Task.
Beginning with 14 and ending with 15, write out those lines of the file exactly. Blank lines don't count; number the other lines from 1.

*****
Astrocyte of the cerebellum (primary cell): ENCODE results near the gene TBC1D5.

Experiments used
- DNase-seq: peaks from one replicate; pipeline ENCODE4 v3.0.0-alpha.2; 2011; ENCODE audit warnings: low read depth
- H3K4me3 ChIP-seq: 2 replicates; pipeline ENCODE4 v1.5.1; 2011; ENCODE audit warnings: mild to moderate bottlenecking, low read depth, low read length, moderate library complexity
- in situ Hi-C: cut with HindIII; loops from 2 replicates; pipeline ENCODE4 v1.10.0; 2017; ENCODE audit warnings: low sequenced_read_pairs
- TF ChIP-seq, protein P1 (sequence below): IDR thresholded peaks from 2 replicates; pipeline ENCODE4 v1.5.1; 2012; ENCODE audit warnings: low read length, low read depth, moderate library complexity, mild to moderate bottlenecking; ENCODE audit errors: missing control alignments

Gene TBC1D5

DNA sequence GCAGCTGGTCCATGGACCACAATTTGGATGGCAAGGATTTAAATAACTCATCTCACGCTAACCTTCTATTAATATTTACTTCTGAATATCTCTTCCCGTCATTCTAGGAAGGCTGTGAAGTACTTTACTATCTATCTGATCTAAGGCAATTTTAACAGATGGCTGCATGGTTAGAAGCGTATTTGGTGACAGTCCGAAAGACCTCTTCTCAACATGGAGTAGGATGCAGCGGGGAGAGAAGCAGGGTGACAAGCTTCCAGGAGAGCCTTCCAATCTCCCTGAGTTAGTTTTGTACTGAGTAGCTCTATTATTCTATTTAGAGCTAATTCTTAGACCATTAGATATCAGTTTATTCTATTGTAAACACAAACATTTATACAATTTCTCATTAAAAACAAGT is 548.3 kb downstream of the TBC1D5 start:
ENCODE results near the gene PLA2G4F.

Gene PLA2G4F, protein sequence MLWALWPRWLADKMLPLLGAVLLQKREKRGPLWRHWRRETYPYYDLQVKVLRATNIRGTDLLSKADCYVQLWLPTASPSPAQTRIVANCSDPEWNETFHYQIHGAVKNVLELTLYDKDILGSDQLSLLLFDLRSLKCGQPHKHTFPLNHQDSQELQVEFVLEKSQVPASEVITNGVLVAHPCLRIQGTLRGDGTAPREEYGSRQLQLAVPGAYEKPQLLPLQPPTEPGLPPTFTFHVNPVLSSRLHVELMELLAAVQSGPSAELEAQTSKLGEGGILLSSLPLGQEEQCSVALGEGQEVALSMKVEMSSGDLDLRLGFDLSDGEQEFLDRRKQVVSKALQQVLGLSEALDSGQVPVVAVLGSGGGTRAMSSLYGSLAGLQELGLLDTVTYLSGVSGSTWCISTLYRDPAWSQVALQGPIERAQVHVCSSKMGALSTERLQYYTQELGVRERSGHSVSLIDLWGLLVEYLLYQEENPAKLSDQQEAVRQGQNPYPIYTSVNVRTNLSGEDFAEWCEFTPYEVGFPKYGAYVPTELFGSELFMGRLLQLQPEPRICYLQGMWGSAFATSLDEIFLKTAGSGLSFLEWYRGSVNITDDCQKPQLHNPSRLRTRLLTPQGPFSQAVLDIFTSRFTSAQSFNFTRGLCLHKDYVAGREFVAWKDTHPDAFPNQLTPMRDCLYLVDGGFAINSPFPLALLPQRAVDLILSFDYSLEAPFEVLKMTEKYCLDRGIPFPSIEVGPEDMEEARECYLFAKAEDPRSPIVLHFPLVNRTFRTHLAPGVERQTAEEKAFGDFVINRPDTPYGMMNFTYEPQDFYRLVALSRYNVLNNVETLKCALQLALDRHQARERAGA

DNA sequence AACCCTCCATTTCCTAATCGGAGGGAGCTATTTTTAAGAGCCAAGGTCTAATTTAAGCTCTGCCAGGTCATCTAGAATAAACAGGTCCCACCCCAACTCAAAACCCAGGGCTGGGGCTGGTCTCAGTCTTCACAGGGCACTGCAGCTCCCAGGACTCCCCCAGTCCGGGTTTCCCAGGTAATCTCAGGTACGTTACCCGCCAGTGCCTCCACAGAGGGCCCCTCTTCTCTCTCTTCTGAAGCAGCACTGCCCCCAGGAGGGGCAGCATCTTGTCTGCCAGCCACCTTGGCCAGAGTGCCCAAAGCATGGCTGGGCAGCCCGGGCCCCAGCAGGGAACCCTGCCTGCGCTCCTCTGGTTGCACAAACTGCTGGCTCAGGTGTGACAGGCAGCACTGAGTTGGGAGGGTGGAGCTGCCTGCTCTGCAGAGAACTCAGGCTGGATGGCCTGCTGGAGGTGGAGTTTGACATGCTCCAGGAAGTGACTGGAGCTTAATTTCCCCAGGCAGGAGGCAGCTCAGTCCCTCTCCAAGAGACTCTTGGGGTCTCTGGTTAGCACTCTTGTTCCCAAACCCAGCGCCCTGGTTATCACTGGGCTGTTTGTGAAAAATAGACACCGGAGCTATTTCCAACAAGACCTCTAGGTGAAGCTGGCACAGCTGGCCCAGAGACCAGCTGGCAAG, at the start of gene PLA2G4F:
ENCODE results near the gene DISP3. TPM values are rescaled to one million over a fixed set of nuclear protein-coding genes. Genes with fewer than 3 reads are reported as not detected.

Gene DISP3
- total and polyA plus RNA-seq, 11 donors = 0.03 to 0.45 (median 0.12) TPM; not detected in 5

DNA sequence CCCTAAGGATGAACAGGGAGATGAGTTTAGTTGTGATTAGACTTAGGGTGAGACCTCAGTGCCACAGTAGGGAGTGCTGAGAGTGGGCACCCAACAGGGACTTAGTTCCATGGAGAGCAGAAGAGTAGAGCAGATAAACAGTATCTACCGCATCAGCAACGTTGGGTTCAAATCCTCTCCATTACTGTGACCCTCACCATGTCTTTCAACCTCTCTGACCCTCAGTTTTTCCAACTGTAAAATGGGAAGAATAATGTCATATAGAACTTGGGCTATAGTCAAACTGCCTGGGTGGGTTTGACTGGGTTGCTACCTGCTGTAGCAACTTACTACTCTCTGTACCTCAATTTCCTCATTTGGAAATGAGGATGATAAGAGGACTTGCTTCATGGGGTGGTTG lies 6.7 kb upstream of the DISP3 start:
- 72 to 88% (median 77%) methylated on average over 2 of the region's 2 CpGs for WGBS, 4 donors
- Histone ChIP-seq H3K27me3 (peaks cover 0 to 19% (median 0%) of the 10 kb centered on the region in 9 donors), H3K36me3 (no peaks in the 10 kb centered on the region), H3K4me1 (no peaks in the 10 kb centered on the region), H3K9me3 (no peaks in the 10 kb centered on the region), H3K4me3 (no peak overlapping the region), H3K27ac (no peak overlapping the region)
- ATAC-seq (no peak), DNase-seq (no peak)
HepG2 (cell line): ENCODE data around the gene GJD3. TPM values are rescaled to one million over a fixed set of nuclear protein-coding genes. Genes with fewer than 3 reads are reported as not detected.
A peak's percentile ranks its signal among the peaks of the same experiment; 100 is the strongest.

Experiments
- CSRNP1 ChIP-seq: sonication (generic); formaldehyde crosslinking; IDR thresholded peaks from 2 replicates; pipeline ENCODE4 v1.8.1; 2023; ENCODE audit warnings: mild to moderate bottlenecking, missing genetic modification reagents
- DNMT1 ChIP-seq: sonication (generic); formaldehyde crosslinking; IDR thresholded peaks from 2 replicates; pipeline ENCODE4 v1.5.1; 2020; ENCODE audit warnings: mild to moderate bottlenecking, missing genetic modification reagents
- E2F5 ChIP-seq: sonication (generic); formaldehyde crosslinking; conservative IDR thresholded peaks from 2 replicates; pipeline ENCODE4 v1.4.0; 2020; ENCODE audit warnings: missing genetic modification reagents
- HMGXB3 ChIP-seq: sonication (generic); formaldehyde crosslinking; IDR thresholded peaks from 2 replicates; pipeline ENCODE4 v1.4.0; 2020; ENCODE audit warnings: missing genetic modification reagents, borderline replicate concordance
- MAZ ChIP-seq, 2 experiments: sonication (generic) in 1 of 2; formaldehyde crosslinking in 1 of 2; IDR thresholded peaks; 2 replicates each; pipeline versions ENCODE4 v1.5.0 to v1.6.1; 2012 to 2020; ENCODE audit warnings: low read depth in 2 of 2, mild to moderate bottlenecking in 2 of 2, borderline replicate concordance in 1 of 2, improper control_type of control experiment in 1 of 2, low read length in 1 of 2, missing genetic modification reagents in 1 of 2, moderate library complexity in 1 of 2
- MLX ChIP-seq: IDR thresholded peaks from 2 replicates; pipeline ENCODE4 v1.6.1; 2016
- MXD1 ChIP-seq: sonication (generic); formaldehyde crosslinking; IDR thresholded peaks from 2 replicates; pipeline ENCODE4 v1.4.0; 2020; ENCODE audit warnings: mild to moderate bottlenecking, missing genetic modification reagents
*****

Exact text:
- total and polyA plus RNA-seq, 11 donors = 0.03 to 0.45 (median 0.12) TPM; not detected in 5

DNA sequence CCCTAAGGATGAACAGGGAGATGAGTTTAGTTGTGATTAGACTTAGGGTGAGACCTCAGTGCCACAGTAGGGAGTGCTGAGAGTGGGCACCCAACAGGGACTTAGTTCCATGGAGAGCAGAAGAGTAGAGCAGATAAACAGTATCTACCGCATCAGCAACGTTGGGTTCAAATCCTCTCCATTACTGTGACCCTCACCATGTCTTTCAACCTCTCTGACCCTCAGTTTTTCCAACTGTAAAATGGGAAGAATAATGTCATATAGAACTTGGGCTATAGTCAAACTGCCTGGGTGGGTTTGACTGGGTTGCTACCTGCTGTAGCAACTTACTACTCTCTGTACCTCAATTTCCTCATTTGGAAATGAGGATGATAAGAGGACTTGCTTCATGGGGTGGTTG lies 6.7 kb upstream of the DISP3 start: